Making the flip: Jan Mays trains future educators using flipped instruction
In her 21st Century Technology in Mathematics class, Professor Jan Mays has transformed the way she teaches her education students by integrating flipped instruction into her curriculum. Flipped instruction rearranges the way new content is delivered to students. They are introduced to the new material before coming to class, leaving the time they have in class for the application of that material.
Educating the future
In the past, Mays said, “There was not enough time to have [the students] really learn technologies;” those technologies being ones these future teachers will use to instruct their students. In order for the students to reach a satisfactory level of comprehension, Mays wanted to “use class time to help them evaluate the technologies and brainstorm different ways they might use technology [in the classroom]” when they are teachers.
Since Mays is training future educators, the material in this course provides a basis from which these students can develop new methods of teaching math using technology. With countless ways to illustrate this material, Mays wondered, “How can I do this in a way that could give [the students] time to play with technologies, but still give them time to discuss it as teachers?”
All she needed was a flip.
Where to begin?
Mays began by evaluating her current knowledge of technology. She recognized that “teachers need to be up-to-date with what the technologies are and how [they] can transform them to teach math.” She took this lesson into her own hands.
Mays found using screencasts, or digital recordings of computer screen outputs, as the most beneficial way to illustrate her material. Using GeoGebra, a free interactive online software used for algebra, geometry, and calculus in application, Mays demonstrated how to create a web worksheet. View Mays’s screencast here.
Screencasts and scripts
Screencasts provided the perfect platform for Mays to build her instruction. “I’m one of those people who are very reflective; I tend to rehearse what I do in class. Doing the screencasts was like the rehearsal.”
In this rehearsal, Mays flipped her own thinking process and thought about what she wanted the students to get out of the lesson first. “When you’re doing it flipped, you have to put a little more thought into what you want to do so that when you’re in class, you know what you want to do.”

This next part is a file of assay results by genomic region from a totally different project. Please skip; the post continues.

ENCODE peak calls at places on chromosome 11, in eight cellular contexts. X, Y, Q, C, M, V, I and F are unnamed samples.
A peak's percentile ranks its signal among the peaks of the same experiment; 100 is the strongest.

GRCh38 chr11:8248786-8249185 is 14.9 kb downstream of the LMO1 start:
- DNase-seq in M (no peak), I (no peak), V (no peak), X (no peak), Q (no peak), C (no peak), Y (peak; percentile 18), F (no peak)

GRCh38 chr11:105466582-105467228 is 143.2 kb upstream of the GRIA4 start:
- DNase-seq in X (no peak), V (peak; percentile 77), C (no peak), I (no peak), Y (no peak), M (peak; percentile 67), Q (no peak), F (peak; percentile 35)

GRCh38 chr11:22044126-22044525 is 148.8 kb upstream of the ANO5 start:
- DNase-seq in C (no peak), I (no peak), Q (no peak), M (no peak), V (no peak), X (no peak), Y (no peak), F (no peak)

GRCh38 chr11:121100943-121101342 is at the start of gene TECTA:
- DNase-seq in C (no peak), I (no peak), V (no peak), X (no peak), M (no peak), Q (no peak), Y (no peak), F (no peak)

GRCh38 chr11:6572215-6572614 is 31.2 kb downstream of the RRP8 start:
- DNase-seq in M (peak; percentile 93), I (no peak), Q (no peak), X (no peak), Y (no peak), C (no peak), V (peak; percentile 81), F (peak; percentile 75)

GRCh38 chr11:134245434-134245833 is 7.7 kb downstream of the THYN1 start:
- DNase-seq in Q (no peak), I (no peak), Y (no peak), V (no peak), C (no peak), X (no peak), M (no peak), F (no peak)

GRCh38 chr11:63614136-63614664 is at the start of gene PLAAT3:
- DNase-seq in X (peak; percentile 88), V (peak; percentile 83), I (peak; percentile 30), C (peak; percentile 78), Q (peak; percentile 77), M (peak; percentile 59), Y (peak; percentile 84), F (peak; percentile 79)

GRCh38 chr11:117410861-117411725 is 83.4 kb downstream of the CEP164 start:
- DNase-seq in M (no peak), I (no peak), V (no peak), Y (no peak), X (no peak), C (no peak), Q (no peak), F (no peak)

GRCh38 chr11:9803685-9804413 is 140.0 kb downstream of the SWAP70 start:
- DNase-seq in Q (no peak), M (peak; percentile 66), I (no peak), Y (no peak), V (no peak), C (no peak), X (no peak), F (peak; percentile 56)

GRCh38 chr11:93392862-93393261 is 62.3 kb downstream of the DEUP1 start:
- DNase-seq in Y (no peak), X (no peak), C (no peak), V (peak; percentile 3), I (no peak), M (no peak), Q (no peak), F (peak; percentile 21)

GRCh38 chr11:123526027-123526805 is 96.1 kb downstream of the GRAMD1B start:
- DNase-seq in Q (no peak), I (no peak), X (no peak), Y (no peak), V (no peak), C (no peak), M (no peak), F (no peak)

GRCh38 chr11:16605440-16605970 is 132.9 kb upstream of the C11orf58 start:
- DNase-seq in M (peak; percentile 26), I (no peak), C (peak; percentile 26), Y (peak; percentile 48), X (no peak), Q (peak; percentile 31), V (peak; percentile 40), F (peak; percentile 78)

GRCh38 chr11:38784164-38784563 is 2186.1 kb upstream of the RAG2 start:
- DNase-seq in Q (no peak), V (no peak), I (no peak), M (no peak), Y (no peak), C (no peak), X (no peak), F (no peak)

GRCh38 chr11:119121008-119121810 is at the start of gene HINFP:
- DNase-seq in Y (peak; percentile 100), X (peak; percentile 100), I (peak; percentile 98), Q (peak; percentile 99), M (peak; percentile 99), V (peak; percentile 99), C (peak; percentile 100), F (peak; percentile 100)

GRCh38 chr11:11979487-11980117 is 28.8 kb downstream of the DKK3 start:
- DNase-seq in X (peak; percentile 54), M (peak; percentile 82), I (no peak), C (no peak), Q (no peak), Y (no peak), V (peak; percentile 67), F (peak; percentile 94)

Mays mentioned that she usually types out a script from which she reads while recording her screencasts. She now includes her scripts alongside the videos to satisfy all different kinds of learners. She claimed that for some students, “watching the video is helpful,” and for others, “reading and doing it is helpful.” Both of these methods satisfy requirements for each kind of learner.
Feedback from her students provides evidence that this method is working. Mays claimed, “This is a group of teachers, so they tend to be very enthusiastic about something they were going to use.” They were very accepting of this concept, for this is just one more skill they will have under their belts when they enter the world of teaching. Mays said they were a “good audience for a first experience.”
A flip that fit
Mays commented that this technology and method of instruction fits with her style of teaching and improves the time in class with her students. She found that “they are more ready to discuss [material] in class.”
When her students do get to class, they complete “write-ups” of their experiences after previously watching a screencast. “They talk about what they got out of [the video], and think about ways they can use it in a classroom setting for an education class.” This is just one way to structure the course so students are in application mode immediately.
Additionally, Mays uses quizzes at the end of her lessons or posts on Moodle to strengthen the direct comprehension of the material, and to check that the students completed their assignments.
Just try it
Mays had such a positive experience with her method of flipped instruction. After being introduced to this concept by the staff in the Teaching and Learning Technologies this summer, she said, “I recommend taking the class. You don’t know what you don’t know.”
Sometimes the best way to discover something new is to start with a little trial and error. Mays recommended that you “try out multiple technologies that are different to find the one that fits your style best.”
Image from Flickr user feministjulie | Creative Commons BY-NC-ND